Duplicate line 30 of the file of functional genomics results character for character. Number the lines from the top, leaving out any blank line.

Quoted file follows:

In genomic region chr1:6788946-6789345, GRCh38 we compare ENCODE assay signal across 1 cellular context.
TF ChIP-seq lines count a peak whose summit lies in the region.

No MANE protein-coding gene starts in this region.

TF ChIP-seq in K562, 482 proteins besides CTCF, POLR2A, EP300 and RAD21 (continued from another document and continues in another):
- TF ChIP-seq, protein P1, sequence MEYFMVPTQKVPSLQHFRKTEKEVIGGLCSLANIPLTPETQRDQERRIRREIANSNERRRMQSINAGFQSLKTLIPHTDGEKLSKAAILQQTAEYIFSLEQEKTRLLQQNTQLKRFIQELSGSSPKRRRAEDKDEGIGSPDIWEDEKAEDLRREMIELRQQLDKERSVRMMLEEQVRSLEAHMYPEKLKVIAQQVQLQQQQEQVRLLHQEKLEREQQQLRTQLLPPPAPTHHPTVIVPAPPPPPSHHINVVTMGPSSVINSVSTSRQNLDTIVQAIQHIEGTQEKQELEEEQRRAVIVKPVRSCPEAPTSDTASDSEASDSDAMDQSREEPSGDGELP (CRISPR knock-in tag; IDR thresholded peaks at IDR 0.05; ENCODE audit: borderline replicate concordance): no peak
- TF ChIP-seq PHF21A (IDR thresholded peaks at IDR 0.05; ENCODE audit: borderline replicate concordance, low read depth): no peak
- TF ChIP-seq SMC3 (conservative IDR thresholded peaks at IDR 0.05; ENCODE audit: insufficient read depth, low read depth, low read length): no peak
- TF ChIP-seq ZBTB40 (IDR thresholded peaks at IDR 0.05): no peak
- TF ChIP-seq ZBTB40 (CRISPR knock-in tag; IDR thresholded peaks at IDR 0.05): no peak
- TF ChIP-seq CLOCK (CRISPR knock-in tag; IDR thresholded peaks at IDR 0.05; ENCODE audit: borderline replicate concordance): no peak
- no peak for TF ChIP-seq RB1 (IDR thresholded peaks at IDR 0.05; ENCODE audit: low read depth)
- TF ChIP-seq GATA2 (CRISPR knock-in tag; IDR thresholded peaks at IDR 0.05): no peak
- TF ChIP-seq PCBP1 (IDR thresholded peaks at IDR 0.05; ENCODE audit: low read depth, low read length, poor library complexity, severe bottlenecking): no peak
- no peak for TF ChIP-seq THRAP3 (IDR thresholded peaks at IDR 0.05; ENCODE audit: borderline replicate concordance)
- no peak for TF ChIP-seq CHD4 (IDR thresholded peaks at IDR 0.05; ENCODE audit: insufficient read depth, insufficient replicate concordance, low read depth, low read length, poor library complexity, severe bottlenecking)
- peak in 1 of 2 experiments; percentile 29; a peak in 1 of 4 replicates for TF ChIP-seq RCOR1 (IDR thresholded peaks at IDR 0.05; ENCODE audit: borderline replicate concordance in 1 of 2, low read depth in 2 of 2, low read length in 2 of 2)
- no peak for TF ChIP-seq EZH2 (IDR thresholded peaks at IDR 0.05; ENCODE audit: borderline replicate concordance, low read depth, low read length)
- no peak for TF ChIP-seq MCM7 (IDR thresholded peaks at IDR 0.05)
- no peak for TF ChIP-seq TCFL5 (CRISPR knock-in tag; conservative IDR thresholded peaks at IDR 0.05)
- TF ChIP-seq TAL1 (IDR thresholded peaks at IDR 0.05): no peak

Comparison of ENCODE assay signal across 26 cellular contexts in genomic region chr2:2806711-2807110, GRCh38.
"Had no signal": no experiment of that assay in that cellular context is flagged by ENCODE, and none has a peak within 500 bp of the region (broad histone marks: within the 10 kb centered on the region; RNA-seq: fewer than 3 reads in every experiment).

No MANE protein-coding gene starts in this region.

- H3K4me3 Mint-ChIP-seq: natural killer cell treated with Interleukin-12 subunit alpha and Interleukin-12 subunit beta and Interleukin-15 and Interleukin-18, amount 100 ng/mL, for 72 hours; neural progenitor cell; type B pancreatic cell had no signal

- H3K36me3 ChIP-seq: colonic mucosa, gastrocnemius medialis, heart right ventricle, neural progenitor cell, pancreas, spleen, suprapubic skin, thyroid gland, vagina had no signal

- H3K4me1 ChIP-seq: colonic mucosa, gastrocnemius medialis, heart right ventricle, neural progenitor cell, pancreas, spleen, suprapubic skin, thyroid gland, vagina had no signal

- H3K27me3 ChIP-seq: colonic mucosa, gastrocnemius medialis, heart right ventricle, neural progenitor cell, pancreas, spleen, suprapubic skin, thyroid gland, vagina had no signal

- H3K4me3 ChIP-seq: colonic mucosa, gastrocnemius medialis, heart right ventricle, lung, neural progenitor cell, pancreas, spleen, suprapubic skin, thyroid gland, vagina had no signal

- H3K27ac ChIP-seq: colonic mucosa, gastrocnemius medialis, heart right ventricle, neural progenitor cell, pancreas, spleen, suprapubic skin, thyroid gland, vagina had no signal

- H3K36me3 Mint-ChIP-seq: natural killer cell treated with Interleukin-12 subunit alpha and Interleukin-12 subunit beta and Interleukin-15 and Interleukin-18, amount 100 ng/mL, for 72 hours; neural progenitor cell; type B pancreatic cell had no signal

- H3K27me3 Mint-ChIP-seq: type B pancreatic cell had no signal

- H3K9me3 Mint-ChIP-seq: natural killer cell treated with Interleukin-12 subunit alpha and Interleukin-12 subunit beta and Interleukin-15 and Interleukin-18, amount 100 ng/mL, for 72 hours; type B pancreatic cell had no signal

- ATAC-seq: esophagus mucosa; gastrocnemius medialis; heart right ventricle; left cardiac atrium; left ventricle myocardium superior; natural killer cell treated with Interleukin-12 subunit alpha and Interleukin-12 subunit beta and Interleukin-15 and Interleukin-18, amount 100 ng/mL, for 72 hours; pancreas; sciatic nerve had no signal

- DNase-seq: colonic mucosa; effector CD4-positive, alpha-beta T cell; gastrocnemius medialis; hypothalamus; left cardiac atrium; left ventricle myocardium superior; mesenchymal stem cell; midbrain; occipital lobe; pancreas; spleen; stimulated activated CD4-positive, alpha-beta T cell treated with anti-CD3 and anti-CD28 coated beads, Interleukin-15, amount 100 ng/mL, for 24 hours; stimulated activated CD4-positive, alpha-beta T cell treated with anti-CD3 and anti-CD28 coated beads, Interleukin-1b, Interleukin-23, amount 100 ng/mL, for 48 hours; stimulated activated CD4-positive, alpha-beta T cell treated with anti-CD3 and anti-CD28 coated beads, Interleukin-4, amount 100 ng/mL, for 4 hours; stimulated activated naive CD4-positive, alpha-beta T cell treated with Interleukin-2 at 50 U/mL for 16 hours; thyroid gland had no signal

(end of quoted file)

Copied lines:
- H3K36me3 Mint-ChIP-seq: natural killer cell treated with Interleukin-12 subunit alpha and Interleukin-12 subunit beta and Interleukin-15 and Interleukin-18, amount 100 ng/mL, for 72 hours; neural progenitor cell; type B pancreatic cell had no signal